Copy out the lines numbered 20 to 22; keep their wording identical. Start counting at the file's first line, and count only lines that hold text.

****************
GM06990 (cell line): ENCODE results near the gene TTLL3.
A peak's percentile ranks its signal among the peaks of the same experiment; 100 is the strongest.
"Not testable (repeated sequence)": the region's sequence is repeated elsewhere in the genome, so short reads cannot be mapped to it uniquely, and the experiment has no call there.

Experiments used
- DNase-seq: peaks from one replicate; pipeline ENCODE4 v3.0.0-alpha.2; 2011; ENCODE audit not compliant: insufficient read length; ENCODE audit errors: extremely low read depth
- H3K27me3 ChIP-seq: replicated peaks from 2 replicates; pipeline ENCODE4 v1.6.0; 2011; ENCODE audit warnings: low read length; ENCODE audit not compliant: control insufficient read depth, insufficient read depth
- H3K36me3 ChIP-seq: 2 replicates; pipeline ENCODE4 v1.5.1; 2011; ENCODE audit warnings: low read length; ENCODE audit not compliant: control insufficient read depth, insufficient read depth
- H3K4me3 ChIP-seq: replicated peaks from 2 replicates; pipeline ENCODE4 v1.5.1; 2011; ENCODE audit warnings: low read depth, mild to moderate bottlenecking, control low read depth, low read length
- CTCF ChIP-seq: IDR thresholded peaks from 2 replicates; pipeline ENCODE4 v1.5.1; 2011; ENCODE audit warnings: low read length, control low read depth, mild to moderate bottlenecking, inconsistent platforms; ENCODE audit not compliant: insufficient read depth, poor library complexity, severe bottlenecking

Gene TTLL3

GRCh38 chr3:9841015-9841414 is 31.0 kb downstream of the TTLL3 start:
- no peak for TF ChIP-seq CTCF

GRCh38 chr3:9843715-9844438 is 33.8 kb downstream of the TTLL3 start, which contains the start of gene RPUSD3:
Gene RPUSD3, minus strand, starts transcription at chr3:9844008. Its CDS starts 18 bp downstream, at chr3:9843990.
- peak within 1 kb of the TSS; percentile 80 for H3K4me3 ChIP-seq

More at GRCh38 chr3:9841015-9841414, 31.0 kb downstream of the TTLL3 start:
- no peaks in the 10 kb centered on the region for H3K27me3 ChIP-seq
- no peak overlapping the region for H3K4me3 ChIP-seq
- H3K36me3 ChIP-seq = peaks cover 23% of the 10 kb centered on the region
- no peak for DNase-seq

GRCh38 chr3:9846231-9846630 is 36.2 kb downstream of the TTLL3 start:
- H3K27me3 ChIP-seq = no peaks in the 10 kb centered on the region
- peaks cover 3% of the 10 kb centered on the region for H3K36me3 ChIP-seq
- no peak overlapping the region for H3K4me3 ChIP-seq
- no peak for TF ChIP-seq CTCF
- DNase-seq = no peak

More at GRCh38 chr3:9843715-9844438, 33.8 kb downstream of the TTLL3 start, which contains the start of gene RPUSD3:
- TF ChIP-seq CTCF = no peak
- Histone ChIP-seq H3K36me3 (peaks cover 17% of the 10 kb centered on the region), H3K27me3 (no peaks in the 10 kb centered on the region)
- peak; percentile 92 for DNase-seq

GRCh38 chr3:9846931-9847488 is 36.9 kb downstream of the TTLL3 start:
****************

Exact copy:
- no peak for DNase-seq

GRCh38 chr3:9846231-9846630 is 36.2 kb downstream of the TTLL3 start:
- H3K27me3 ChIP-seq = no peaks in the 10 kb centered on the region